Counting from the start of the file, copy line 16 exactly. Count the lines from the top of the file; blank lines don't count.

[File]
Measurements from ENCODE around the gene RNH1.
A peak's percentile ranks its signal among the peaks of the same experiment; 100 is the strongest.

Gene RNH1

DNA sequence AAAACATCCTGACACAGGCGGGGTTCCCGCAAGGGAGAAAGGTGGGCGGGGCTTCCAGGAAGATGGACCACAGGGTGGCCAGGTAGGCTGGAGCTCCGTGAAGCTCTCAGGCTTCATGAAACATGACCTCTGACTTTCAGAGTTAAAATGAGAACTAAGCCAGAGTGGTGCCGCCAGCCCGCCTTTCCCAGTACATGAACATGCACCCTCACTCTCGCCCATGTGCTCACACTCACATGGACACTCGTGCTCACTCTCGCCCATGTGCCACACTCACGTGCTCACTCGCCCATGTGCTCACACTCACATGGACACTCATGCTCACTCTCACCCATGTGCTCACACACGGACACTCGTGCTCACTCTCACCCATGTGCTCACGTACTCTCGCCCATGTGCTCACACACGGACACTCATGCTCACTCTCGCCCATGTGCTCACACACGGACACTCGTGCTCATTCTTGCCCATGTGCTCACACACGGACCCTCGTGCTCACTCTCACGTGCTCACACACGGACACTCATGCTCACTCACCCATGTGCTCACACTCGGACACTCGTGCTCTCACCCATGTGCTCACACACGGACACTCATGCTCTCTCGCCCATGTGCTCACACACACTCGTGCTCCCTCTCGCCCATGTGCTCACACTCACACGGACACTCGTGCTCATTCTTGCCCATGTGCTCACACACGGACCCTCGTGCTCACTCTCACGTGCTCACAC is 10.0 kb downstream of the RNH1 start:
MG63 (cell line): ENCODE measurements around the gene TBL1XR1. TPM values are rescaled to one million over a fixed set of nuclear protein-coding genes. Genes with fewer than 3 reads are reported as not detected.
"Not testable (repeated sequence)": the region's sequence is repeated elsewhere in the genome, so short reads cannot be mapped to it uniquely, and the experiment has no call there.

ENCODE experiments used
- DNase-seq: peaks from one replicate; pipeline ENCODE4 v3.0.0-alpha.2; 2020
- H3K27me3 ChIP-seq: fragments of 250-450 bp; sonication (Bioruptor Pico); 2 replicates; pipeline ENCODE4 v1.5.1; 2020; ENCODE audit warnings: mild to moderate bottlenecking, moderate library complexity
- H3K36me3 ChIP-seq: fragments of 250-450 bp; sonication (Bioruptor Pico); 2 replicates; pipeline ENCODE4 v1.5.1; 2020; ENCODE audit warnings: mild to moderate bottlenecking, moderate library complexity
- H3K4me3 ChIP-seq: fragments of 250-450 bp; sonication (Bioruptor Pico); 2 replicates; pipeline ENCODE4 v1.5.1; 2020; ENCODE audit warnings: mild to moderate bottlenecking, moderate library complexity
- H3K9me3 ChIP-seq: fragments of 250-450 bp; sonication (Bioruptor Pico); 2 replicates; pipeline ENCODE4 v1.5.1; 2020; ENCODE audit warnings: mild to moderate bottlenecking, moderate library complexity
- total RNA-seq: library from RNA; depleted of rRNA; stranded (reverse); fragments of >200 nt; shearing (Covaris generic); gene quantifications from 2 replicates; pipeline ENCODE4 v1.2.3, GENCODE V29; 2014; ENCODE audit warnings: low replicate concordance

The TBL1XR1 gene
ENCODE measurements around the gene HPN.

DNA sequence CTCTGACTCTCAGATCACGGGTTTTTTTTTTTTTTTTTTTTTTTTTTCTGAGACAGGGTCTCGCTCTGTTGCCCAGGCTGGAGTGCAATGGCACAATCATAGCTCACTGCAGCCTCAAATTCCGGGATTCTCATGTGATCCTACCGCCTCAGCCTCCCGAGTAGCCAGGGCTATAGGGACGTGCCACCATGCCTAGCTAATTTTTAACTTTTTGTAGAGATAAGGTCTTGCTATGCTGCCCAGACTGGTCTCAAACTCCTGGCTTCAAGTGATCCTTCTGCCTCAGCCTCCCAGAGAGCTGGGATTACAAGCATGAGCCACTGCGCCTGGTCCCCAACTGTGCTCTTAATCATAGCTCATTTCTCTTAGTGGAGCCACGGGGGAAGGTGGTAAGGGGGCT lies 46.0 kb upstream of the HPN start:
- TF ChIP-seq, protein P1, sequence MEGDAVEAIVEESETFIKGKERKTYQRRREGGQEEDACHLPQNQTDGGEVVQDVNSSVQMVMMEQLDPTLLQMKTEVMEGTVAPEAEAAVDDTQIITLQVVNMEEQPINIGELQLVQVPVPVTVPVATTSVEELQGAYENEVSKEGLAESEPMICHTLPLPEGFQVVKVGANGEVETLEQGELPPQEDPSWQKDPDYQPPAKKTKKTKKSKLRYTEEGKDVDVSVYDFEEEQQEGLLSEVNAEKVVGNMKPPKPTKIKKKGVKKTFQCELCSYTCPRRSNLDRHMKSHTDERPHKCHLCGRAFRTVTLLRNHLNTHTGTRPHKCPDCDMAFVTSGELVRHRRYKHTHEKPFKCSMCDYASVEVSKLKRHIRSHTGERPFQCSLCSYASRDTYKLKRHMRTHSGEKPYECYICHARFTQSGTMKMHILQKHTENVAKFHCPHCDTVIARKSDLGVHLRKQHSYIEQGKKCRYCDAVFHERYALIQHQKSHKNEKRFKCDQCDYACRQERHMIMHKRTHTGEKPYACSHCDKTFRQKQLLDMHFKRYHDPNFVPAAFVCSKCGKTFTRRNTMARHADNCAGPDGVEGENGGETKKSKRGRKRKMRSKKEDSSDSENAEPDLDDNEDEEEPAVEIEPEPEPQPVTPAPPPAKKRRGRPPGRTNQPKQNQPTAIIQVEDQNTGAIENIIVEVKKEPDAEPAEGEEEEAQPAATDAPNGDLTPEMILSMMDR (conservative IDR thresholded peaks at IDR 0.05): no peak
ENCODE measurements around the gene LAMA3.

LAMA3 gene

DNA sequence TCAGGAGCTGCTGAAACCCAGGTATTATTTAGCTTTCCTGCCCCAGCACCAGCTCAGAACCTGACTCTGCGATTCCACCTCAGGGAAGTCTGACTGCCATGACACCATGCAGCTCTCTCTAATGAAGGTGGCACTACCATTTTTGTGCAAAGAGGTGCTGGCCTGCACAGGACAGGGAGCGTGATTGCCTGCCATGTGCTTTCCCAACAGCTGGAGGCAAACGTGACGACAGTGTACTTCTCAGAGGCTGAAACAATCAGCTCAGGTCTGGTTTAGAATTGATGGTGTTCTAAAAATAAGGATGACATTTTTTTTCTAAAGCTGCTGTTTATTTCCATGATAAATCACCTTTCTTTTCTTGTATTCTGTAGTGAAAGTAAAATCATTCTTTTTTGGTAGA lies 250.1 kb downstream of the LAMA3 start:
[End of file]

DNA sequence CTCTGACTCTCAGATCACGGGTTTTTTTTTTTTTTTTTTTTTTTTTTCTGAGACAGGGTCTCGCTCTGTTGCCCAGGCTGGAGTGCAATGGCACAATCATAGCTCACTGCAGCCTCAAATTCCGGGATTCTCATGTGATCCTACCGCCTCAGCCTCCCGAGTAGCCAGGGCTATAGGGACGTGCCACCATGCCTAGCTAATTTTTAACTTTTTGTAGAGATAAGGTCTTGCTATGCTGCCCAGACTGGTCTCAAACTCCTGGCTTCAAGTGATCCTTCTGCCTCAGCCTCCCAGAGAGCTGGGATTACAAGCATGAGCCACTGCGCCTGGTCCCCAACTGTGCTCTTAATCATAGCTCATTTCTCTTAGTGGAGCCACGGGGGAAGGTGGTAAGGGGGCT lies 46.0 kb upstream of the HPN start: